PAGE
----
by James Naish
Between 1983 and 2009, Sri Lanka was engulfed by the raging civil war between the Sri Lankan Army (SLA) and the Liberation Tigers of Tamil Eelam (LTTE). The World Health Organisation estimates that there have been more than 215,000 deaths, overwhelmingly affecting the Tamil population, as a result of the civil war. Between 2005 and 2009, more than 1.3 million people were displaced. There are numerous documented extrajudicial killings and cases of rape of Tamil people, although only one individual has ever been prosecuted.
In 2008-2009, the SLA launched a full-scale military assault against the LTTE in the north. The first five months of this assault saw the deaths of more than 20,000 Tamil civilians, with a further 30,000 being severely disabled. As the SLA stormed through the Tamil-populated Northern Province, more than 250,000 Tamil people were detained in prison camps, where one fifth of children have been separated from their parents. The death toll due to disease and malnutrition reached 1,400 weekly in July 2009. Basic sanitation and healthcare are severely lacking, and food is scarce. Today, the camps remain open with hundreds of thousands still detained.
The British government has been complicit in these operations, and has provided more than £13.7 million of military aid to the SLA. Des Browne, appointed as special envoy to Sri Lanka, has stated that “it is now safe to return people, including Tamils, to Sri Lanka”. David Miliband has merely issued repeated calls for ceasefires. Ban Ki-moon, UN Secretary-General, directly contradicted the line taken by the British government, however, when he stated in 2009 that the situation in Sri Lanka was “by far the most appalling scenes [he had] seen [in his diplomatic missions]”.
Many of those who have escaped Sri Lanka have been hampered by the failure of governments to come to their aid. In October 2009, Australian Prime Minister, Kevin Rudd, demanded that Indonesia detain a fishing boat 250 Tamil refugees towards Australia. Since then, these refugees have been detained on the boat near Merak, Indonesia. Disease and poor sanitation are major problems on the boat, and one man has already died. Rudd has left Indonesia to deal with the problem, despite Indonesia’s poor record in handling asylum seekers.
The plight of the Tamil people has received widespread international condemnation, in particular from Amnesty International’s ‘Unlock the Camps’ campaign, the Students Against the Genocide of Tamils campaign and from Tamil Solidarity. Tamil Solidarity campaigns to raise awareness of the plight of Tamil people and also for the immediate closure of the prison camps, the right to self-determination and the immediate withdrawal of troops from Tamil-populated regions.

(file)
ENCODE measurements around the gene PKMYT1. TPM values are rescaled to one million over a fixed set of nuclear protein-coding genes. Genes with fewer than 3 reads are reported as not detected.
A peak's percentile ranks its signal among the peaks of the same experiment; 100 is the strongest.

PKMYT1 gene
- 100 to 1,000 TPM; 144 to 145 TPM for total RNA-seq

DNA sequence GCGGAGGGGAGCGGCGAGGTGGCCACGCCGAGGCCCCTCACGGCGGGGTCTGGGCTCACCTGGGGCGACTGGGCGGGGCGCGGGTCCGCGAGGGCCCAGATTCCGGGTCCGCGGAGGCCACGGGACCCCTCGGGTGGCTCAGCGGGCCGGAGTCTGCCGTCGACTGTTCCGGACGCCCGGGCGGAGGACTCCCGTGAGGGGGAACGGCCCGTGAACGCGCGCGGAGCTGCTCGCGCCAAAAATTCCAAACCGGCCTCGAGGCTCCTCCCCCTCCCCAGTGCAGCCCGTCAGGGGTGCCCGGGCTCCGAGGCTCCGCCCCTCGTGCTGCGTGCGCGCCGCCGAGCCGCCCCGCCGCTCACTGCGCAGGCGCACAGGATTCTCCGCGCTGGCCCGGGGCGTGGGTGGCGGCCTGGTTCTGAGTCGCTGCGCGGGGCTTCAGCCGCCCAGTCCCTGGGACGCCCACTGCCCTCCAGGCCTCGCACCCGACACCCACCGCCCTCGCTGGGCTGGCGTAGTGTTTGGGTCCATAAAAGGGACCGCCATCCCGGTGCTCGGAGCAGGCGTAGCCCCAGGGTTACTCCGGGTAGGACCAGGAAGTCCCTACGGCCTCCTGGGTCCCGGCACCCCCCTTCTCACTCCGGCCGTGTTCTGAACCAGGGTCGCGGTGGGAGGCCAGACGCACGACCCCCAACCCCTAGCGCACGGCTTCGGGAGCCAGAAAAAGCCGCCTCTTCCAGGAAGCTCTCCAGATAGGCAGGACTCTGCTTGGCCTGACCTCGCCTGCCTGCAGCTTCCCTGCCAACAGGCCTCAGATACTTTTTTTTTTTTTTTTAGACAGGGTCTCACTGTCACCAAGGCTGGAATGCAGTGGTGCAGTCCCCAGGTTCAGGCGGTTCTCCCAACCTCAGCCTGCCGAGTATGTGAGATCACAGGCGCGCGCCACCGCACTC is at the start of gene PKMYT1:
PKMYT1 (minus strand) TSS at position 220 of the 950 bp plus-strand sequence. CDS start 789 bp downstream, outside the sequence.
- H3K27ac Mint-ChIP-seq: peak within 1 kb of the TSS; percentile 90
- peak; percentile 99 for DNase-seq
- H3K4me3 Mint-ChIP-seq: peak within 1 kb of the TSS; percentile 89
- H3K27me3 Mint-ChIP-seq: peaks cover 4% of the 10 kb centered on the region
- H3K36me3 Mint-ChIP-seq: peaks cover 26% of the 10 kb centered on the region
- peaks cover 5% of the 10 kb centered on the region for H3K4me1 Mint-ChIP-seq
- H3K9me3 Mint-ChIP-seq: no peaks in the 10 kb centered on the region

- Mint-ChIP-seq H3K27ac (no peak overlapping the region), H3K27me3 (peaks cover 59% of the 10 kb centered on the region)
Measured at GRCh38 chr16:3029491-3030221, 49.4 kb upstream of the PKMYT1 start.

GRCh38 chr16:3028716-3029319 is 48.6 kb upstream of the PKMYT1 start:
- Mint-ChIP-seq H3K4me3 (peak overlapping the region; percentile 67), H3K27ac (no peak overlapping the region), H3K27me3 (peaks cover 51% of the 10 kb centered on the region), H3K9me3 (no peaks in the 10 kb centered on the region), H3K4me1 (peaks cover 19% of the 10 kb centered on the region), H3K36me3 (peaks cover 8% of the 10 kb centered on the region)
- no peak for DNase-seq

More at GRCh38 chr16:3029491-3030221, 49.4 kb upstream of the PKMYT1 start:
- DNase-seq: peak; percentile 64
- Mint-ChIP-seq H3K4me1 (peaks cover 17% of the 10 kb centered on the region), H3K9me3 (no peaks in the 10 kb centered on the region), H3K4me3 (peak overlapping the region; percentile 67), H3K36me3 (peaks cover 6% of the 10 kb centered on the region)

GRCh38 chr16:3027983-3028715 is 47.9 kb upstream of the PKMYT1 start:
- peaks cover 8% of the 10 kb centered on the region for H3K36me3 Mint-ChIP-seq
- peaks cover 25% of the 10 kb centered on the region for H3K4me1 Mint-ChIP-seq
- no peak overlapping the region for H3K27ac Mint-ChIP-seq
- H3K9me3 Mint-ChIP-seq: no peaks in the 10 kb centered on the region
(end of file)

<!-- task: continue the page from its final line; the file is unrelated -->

In January, the national co-ordinator of Tamil Solidarity debated the Sri Lankan ambassador at the European Parliament. The EU subsequently decided to impose a six month deadline on the Sri Lankan government to improve its human rights record, or lose GSP+ status. Tamil Solidarity has also organised mass demonstrations internationally, in London and Manchester, Ireland, Germany, Australia, New Zealand, Canada and Indonesia.
Tamil Solidarity does not condone the guerrilla tactics of the LTTE, but puts the emergence of the LTTE in the context of the desperation that many Tamil people felt. Since Sri Lanka gained independence in 1947, Tamil people have been subject to state oppression, including the murder of hundreds of Tamils in anti-Tamil pogroms in 1956, 1958, 1977, 1981 and 1983. In 1949, the state revoked the citizenships of more than 800,000 Indian Tamils (brought to Sri Lanka under British rule); in 1956, the Sinhala Only Act established Sinhala as the sole official language, ignoring the Tamil language. It was only in the aftermath of the 1977 elections that guerrilla tactics began to gain support amongst Tamil workers.
Despite the actions of the Sri Lankan state, it is important to note that ordinary Sinhalese workers have often stood shoulder-to-shoulder with Tamil people to oppose the chauvinist policies of the government and to hide and defend Tamils from attacks by the police, the military and right-wing paramilitary groups. Workers on both sides of the ethnic divide have been forced to live daily with concrete effects of the brutal and nightmarish civil war.
At this Wednesday’s General Meeting (1.30pm) a motion is being put forward which calls on our Union to recognise and to oppose the oppression of Tamil-speaking people in Sri Lanka, to support the rights of ALL people in the country, and to back the Tamil Solidarity campaign. All students who support human rights should come and vote for this motion. Visit www.tamilsolidarity.org/ for more information.